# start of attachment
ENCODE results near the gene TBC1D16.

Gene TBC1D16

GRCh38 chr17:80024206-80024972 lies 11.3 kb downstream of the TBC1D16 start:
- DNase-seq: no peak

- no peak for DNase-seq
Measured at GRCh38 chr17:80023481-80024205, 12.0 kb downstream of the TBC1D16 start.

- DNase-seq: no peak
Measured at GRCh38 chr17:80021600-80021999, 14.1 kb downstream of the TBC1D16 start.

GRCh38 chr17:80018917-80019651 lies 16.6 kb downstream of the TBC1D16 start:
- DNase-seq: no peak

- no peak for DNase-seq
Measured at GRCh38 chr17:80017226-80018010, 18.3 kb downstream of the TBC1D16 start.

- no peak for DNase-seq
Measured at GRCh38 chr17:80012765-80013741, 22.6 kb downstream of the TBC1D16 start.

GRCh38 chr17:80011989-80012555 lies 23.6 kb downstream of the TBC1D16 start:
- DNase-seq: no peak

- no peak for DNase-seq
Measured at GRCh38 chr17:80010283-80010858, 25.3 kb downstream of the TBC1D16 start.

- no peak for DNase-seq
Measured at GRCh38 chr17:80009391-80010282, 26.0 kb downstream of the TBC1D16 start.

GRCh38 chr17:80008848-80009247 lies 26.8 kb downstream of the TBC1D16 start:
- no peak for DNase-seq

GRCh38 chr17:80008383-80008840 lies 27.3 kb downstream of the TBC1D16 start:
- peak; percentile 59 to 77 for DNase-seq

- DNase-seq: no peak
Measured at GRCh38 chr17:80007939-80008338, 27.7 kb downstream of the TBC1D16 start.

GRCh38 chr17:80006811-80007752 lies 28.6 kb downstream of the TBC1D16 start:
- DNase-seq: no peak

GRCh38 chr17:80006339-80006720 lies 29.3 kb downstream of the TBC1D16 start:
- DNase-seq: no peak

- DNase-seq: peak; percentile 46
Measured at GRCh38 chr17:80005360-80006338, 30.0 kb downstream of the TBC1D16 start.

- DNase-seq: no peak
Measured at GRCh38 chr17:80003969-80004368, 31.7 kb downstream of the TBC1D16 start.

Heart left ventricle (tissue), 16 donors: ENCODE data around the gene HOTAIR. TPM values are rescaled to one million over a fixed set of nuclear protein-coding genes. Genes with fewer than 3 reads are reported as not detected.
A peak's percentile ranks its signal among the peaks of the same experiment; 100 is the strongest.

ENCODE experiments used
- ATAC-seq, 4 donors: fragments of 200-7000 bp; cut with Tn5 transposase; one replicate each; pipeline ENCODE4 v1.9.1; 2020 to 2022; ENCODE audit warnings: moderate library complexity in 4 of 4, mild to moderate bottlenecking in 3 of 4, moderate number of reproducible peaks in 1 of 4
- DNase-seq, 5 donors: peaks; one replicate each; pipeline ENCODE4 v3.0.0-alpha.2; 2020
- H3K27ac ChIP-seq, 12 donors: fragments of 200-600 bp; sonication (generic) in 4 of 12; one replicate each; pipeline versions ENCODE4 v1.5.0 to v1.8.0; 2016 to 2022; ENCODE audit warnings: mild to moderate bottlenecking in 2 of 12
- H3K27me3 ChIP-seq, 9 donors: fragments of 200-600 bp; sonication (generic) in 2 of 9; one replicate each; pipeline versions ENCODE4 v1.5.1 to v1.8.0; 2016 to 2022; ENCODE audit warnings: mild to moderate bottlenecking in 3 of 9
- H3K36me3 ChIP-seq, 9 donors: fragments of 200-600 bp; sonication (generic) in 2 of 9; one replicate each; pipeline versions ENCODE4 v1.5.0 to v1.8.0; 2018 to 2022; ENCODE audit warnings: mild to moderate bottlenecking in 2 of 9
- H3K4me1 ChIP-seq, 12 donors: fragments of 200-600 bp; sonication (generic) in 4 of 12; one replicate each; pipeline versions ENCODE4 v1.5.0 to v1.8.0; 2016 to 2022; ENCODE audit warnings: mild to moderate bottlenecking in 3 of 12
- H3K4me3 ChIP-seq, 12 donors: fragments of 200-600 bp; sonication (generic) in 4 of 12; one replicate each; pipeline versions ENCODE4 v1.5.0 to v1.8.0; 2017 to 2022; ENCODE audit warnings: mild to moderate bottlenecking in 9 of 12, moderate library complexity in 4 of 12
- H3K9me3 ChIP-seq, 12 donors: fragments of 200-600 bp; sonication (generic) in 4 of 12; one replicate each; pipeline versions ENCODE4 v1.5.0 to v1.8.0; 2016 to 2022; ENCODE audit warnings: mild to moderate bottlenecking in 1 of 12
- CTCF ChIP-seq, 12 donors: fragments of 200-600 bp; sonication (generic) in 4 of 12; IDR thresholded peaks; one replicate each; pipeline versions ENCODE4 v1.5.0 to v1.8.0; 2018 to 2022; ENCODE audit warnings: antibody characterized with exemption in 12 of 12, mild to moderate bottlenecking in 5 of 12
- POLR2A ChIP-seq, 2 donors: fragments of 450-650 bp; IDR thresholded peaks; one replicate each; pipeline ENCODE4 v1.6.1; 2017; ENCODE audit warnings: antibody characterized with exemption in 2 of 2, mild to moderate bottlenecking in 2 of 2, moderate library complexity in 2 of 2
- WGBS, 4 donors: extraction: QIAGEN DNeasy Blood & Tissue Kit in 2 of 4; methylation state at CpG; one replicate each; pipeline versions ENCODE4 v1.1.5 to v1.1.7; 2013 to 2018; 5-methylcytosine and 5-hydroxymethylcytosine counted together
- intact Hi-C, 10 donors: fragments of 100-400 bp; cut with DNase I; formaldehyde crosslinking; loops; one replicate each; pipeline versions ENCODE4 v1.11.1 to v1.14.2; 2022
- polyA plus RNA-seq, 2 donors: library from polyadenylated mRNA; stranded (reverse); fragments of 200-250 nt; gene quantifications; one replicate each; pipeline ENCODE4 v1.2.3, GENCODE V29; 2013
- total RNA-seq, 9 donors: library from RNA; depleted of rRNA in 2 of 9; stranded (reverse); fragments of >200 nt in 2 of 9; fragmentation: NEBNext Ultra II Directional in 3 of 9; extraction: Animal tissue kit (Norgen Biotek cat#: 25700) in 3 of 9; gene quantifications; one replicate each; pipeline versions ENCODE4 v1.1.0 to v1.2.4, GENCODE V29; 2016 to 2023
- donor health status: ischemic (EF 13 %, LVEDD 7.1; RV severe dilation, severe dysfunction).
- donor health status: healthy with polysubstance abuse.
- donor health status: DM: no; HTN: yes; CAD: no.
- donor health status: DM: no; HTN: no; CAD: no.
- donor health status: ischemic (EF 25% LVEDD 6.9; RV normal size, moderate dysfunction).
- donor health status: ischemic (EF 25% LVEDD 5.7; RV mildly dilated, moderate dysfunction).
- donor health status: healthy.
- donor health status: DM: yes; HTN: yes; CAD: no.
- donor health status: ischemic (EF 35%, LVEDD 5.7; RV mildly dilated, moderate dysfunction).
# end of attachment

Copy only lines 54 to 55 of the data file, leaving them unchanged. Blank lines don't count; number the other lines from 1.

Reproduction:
- donor health status: DM: no; HTN: yes; CAD: no.
- donor health status: DM: no; HTN: no; CAD: no.